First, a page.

posted on Sep, 27 2008 @ 12:26 AM

Originally posted by elysiumfire

The bee-in-your-bonnet syndrome regarding the British clearly shines out of your comments, but that is of no concern to me...accuracy of your statements is.

I dont think I have a bee in my bonnet regarding the British in general, however, I do not think that telling the unadorned truth about a country or government indication of a vendetta. Sometimes the British go on a bit about the utopian paradise they have created with their mature and civilized way of doing things, and they tend to be particularly smug sometimes in their comparisons of themselves and us here in America.

I also have no problem looking at my own country and its leaders and seeing where we fail to live up to our own ideals. And we do fail. It seems we both are concerned with accuracy of statements, we simply disagree about what constitutes accuracy. I think presenting ones country as viewed through rose colored glasses IS nationalism.

We got "off topic" because of a disagreement over whether or not the right to bear arms in America was outmoded and outdated.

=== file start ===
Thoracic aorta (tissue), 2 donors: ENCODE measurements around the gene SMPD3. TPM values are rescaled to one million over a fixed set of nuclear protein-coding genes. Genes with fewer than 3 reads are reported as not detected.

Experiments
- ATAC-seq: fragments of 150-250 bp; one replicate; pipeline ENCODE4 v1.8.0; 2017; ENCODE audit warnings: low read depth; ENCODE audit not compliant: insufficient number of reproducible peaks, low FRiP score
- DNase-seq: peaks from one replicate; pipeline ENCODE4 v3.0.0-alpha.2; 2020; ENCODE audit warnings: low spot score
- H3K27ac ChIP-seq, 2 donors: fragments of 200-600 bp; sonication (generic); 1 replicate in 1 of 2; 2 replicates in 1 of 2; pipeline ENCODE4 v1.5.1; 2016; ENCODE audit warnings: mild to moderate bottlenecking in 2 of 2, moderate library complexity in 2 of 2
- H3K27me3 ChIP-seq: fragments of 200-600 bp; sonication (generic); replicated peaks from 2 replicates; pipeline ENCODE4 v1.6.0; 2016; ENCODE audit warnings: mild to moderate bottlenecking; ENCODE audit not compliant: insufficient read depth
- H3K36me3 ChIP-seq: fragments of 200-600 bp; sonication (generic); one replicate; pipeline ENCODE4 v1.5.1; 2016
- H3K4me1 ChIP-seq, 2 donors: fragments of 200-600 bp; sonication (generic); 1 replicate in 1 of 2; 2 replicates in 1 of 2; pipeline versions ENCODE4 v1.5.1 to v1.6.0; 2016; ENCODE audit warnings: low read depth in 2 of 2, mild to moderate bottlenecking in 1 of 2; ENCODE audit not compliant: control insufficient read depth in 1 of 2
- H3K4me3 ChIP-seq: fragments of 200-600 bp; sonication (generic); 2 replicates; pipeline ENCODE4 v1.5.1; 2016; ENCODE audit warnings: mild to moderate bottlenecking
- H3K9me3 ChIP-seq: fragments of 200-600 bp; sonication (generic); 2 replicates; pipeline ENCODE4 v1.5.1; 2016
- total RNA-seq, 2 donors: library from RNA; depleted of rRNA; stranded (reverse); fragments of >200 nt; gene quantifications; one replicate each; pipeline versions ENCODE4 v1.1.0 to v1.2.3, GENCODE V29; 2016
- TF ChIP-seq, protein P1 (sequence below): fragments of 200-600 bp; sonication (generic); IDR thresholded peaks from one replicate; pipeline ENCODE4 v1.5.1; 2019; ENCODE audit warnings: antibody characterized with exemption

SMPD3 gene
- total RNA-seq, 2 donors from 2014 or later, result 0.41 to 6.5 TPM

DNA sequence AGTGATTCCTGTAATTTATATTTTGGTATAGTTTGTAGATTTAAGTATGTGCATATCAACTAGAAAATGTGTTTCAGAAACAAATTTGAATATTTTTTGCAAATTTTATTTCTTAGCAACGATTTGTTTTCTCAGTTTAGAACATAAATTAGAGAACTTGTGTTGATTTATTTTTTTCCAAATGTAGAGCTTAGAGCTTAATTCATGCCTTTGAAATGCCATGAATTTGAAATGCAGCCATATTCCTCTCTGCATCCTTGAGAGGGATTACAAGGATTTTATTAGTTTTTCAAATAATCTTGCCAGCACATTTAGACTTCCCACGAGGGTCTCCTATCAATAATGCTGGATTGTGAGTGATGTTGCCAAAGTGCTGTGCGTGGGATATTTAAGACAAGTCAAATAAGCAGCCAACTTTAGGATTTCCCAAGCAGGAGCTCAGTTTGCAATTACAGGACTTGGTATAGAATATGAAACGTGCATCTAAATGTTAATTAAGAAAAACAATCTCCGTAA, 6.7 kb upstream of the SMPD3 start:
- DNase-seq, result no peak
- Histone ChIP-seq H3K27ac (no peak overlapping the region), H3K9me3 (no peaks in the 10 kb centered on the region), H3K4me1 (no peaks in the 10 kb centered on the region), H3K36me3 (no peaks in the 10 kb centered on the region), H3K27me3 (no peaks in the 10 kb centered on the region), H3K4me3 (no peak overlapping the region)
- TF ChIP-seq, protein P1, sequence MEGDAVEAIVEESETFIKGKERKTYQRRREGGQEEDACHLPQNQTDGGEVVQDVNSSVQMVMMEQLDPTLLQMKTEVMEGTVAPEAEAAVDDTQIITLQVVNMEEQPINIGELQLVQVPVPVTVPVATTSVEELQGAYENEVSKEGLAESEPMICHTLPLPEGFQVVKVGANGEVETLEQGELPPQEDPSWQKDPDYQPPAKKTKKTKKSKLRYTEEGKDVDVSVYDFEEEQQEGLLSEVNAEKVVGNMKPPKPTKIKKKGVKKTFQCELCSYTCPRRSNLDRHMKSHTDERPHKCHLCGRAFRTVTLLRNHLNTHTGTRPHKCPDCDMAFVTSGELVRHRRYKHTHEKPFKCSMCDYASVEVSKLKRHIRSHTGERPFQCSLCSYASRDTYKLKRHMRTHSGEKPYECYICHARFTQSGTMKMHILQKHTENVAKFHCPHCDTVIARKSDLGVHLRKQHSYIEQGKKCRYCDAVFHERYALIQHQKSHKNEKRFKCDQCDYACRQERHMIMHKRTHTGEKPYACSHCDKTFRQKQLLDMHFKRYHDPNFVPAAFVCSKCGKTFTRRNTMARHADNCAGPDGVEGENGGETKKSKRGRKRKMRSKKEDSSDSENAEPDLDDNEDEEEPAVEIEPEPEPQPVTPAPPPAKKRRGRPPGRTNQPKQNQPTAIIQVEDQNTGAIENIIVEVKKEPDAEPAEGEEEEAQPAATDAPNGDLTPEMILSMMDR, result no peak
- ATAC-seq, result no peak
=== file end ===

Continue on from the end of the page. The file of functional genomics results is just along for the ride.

I still contend it is not, but we can agree not to argue that point further. It IS in our Constitution, and it was put there for a reason. The reason being the very history of the British which you seem to think is off topic, after all, our Constitution was written in direct reaction to Britain and its form of governance at that point in time. It was also written with an eye to giving people a way, a method, of NOT having to overthrow their government by force.

In that, I agree with you. We have the opportunity to make our government work every election. And, in fact, between elections. We can call for the impeachment of our leaders. The reason the leadership here in America is so poor right now is the fault of the people, not the leadership. We do not have to rely on television to tell us how to vote. There could be email campaigns, flyers, handouts, people standing on street corners encouraging others to READ about alternatives. I agree the the MSM has been hijacked, however, the MSM is not the ONLY way to do things. The fact of the matter is we are lazy, apathetic, and too quick to shrug our shoulders and say "there is nothing we can do about it."

posted on Oct, 17 2008 @ 04:51 PM